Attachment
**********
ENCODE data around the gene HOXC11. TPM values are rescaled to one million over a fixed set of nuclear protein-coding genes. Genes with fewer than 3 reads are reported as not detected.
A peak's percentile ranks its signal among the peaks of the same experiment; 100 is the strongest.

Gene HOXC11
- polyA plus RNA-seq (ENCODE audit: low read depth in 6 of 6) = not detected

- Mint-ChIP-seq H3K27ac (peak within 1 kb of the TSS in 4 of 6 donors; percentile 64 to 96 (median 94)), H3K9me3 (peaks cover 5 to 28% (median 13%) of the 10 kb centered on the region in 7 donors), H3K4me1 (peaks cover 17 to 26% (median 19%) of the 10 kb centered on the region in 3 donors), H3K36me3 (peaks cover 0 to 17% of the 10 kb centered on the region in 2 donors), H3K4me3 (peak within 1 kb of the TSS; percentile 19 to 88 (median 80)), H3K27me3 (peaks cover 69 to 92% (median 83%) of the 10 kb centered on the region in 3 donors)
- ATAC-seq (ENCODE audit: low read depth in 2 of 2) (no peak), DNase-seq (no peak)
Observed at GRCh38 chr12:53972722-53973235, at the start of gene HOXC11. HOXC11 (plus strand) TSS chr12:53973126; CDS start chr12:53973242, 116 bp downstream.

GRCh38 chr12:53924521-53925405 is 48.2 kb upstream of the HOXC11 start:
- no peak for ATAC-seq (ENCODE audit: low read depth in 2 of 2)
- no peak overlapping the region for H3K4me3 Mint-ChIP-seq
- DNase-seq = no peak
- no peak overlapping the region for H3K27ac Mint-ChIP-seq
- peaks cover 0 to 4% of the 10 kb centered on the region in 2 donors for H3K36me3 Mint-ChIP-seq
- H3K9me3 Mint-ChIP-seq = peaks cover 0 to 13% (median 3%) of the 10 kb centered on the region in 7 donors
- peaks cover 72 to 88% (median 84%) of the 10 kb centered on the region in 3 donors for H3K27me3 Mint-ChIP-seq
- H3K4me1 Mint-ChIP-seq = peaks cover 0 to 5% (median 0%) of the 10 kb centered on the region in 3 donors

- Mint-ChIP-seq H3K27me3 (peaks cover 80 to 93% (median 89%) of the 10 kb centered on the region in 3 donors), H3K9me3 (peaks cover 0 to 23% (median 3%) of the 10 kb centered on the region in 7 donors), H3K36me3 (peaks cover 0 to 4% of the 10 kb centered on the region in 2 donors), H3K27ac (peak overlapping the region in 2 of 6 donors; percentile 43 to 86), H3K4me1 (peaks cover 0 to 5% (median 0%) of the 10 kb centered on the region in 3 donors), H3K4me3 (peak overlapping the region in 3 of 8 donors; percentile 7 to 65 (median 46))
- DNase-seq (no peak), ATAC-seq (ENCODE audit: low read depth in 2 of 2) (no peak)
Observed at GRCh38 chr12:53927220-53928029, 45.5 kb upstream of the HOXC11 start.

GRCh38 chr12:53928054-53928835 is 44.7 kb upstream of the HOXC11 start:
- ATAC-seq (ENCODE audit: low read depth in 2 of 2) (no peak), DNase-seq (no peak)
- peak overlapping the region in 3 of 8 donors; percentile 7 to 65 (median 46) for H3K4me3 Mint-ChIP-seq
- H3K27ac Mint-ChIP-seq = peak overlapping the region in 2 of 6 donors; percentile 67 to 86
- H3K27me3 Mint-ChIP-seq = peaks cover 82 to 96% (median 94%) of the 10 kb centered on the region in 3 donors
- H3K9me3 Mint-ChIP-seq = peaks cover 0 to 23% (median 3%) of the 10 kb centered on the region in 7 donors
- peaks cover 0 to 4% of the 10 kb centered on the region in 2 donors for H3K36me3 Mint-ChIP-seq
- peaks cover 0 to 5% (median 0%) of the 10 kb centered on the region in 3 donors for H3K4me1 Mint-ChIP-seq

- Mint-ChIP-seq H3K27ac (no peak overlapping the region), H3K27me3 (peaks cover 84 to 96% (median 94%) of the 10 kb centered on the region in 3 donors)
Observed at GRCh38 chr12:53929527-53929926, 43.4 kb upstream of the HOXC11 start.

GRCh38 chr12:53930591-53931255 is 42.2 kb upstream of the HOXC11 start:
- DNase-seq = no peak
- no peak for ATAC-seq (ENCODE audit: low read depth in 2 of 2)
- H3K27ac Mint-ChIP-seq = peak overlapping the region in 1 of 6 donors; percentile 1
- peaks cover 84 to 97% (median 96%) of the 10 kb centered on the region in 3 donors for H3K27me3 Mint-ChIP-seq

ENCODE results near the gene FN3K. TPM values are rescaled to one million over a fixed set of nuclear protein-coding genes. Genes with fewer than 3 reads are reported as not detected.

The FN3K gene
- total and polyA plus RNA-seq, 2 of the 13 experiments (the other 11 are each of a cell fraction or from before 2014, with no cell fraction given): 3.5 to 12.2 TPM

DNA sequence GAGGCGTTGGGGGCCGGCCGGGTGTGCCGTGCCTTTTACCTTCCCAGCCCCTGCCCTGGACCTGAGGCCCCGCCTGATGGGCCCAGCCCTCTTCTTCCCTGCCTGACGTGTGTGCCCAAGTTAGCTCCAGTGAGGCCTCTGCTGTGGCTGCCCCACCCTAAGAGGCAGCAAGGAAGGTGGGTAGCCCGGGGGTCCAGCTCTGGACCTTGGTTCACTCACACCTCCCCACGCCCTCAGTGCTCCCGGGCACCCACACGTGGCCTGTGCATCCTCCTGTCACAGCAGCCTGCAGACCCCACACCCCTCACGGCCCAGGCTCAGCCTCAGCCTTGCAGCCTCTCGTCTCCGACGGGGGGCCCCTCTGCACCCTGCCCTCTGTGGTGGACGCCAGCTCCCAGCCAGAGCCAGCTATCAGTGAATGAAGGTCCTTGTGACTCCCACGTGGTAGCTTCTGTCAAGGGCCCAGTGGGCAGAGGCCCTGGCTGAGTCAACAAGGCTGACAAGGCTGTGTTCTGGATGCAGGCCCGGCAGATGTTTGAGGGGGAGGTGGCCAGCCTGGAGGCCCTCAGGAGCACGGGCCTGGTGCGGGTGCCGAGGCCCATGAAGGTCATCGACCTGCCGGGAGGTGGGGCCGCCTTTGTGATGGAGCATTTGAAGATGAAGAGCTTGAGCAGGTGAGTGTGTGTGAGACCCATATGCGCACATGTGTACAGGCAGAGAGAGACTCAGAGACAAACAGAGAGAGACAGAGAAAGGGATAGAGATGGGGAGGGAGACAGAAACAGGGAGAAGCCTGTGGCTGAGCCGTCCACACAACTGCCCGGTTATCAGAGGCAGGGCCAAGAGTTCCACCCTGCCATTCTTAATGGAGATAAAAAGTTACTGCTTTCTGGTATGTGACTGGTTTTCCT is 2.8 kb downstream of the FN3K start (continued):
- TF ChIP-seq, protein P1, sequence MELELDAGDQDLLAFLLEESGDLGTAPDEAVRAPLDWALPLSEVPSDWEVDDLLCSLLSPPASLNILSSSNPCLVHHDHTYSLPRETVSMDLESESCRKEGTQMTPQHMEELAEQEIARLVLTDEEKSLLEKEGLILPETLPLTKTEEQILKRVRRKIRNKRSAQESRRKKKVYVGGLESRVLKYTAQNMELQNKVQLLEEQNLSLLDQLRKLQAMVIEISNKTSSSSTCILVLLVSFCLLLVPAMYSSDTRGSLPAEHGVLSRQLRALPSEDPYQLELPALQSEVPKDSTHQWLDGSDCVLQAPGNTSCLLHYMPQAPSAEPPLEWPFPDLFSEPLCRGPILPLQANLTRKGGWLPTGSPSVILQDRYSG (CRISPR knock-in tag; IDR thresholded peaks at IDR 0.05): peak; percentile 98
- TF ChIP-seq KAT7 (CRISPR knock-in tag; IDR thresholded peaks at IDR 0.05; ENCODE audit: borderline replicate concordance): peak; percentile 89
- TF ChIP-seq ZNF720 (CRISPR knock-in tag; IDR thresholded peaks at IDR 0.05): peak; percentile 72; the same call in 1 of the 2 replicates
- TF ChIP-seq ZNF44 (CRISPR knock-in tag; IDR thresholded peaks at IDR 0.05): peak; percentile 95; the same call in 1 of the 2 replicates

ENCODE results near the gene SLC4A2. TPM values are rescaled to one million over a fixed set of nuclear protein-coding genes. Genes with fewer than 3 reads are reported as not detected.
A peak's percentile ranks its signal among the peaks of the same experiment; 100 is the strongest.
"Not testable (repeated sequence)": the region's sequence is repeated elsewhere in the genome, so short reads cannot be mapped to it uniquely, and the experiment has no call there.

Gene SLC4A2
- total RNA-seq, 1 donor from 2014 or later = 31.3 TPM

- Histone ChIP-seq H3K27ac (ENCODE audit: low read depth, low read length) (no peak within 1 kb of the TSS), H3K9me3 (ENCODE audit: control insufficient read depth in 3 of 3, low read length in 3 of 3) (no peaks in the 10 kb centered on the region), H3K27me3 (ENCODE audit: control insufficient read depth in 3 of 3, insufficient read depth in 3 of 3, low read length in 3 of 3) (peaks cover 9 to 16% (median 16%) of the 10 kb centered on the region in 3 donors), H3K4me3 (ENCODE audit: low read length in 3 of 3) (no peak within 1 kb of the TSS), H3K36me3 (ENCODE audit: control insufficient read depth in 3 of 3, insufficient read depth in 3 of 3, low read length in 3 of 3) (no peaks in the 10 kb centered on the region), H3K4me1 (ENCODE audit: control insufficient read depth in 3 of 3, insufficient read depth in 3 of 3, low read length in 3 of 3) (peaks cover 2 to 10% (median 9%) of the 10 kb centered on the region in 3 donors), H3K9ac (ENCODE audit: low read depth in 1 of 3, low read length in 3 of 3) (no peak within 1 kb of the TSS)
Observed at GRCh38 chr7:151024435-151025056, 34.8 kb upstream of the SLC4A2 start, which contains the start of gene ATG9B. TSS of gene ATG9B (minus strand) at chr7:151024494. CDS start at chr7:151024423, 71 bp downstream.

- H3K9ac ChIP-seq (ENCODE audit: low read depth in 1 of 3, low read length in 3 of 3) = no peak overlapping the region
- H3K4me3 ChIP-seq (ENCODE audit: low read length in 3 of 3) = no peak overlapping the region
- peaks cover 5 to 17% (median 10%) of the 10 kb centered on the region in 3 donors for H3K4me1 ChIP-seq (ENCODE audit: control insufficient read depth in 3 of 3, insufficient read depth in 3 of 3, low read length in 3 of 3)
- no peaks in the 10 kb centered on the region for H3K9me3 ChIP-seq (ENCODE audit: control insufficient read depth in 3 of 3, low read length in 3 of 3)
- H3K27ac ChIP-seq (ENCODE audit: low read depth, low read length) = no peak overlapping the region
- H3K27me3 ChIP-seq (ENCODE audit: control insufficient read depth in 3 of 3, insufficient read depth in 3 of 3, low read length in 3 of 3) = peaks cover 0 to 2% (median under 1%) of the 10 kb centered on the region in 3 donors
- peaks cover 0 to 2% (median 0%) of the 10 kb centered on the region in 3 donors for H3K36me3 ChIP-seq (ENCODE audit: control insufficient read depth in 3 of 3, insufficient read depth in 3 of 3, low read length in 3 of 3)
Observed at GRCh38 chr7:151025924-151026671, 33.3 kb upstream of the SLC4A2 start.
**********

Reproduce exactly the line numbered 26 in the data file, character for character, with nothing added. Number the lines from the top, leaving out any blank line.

- peaks cover 0 to 4% of the 10 kb centered on the region in 2 donors for H3K36me3 Mint-ChIP-seq